Briggs & Stratton P3000 Inverter Generator Makes Its Mark

Briggs & Stratton P3000 inverter generator / Credit: Briggs & StrattonTo power most of your home during an outage, a generator of at least 5,000 watts can support a 220-volt connection to a transfer switch, the safest link to your home circuits. For other reasons, though, you might prefer a lesser-wattage generator to run just a few things at home, power plug-in tools too far for extension cords or supply juice for camping or tailgate parties. The Briggs & Stratton P3000 PowerSmart Series Inverter Generator, Model 030545-00, doesn’t supply a lot of wattage for its $1,300 price. But this mini-portable nevertheless has enough going for it to suggest it’s a bargain.

The P3000 is rated for 3,000 watts, which is how much it can deliver in a pinch. The upper 400 of that rated wattage is meant for surges, the extra power that fridges, air conditioners, pumps and some other items need when they cycle on. The generator isn’t meant to continuously provide that much; its actual running wattage is 2,600. But unlike with the typical generator, you won’t be covering your ears while near it. As you’re running the unit, the engine speed varies according to what you’re powering. This is from the P3000’s inverter technology, which makes the generator quiet enough to stand beside with no need for hearing protection. An exhaust muffler chips in, too.

On the console are as many connection options as you might need from a small unit. In addition to four 120V, 20-amp receptacles with circuit breakers, you get a 12-volt DC receptacle (for charging auto batteries), a 30A locking receptacle (for RV connections), a USB port (1A, 5V) and another port for connecting a second generator to run in parallel. Among included accessories are a battery-charge cable and an adapter for the RV receptacle that accepts a TT-30P, three-prong plug.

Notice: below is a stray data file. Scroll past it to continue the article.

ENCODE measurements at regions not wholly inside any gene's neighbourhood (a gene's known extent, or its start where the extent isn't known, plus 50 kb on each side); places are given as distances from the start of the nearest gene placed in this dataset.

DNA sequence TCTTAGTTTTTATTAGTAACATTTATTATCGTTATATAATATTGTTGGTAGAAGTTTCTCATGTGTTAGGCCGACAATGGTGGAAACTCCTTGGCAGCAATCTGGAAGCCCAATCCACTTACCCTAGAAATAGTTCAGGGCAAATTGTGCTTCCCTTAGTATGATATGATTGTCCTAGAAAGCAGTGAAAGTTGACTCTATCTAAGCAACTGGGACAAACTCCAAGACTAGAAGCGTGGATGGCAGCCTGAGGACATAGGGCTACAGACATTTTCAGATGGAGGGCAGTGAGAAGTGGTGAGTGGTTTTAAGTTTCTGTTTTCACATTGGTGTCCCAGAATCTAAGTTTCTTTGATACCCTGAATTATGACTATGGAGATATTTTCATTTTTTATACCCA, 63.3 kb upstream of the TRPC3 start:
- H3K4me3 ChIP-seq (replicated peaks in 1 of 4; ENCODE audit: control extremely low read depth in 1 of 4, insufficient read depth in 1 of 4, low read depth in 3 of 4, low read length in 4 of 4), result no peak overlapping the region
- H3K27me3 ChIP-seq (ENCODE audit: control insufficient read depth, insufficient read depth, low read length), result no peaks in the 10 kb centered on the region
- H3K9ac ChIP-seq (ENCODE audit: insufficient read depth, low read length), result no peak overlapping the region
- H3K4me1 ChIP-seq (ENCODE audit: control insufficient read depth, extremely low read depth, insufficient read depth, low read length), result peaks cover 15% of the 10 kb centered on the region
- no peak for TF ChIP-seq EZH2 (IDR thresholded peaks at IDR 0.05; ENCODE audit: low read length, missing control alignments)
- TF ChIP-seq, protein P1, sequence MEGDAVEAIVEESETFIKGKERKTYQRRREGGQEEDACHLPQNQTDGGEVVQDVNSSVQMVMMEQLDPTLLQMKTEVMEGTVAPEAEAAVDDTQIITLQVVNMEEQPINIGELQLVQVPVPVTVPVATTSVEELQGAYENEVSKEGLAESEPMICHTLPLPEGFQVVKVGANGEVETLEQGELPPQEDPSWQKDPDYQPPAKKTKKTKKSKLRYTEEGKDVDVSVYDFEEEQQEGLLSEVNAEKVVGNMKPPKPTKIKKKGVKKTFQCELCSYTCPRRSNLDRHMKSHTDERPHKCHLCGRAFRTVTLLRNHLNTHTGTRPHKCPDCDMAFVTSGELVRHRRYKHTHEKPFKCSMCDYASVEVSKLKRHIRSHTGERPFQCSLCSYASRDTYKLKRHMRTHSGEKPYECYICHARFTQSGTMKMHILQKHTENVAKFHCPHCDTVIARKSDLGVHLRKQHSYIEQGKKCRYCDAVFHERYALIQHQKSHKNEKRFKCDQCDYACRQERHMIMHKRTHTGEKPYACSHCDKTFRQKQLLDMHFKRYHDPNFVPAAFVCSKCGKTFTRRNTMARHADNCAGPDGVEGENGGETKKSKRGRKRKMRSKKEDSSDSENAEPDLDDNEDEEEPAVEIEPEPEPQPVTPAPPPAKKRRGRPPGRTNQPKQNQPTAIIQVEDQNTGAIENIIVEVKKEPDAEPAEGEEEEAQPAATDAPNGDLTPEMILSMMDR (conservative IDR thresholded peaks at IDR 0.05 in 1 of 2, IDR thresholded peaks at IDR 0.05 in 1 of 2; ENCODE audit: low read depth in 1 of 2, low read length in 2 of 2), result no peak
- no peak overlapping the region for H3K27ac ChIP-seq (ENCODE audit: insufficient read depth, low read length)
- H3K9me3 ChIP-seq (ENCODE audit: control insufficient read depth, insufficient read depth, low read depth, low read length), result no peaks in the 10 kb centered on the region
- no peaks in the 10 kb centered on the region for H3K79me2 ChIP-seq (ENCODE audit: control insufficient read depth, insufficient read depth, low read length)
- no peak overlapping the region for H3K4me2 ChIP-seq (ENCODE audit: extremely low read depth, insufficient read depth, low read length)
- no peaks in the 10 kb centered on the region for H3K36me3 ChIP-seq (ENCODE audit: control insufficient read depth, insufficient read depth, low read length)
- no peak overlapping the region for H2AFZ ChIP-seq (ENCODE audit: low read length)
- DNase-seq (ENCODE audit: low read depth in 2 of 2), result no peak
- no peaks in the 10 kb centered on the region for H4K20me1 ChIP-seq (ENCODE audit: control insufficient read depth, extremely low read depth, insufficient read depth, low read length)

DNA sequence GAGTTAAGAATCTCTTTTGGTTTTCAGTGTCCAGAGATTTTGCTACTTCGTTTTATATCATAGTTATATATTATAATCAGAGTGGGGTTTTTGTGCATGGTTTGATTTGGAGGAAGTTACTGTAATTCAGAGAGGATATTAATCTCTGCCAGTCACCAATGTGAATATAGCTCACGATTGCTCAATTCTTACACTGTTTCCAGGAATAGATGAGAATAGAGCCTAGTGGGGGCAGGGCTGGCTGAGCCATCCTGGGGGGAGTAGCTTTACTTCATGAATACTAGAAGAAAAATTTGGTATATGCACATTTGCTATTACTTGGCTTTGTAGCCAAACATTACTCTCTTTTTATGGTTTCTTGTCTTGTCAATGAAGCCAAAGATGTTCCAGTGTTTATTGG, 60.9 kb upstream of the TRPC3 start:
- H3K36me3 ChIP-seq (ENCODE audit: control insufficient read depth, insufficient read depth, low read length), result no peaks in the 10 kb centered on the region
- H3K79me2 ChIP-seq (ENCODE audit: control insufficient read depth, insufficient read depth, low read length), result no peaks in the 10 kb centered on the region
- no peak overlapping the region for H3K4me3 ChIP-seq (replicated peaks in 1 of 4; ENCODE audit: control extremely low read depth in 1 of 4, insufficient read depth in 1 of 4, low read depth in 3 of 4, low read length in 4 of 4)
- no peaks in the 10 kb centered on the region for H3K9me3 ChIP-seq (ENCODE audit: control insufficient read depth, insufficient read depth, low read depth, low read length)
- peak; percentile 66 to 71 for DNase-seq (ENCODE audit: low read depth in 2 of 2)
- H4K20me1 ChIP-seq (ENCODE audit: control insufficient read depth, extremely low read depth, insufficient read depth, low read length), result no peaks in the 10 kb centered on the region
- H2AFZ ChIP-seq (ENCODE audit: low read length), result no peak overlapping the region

Briggs & Stratton P3000 inverter generator console / Credit: AmazonAnother attraction on the console is an LCD that lets you view total hours run, a maintenance reminder (based on hours) and wattage load. Nearby lights indicate normal operation, overload and low oil.

Small and enclosed, the P3000 has two rear wheels, a handle on top (for lifting the unit) and a retractable handle like those used on luggage—but sturdier. The generator weighs 84 pounds and is better lifted with help.

Setting up the generator
Fueling up the P3000 is easy, given the large fuel cap and the gauge beside it. Adding or checking oil, however, takes longer since enclosed generators generally add steps to maintenance. To get at the oil fill, you have two screws to remove for the side cover. The air filter is behind the same cover, and the spark plug is beneath another cover on top. Better news is that even if you haven’t noticed the oil level has run low, the low-oil indicator and subsequent automatic shutdown would save the engine.

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Starting the machine involves only switching it on, setting the choke and pulling the cord. (There’s no electric start.) We needed only one or two pulls every time, and it would stay that way if you use fuel stabilizer and start the generator about once a month, whether you need to or not. Another feature you won’t find is fuel shutoff, which protects the engine while it’s off by blocking fuel from the carburetor and fuel lines prior to your switching off the generator.

Testing the P3000
We ran several items off the P3000, including corded power tools and indoor items such as hair dryers, to measure both run time and power quality—how consistently the generator’s voltage matched typical utility power. The only runtime specification Briggs & Stratton claims is “up to 10 hours” at a quarter load, which would be about 650 W, or 750 W of surge power. At about half load, the P3000 drained at a rate of about eight hours of run time. And at about 98% load, the P3000 would deliver power for about four hours.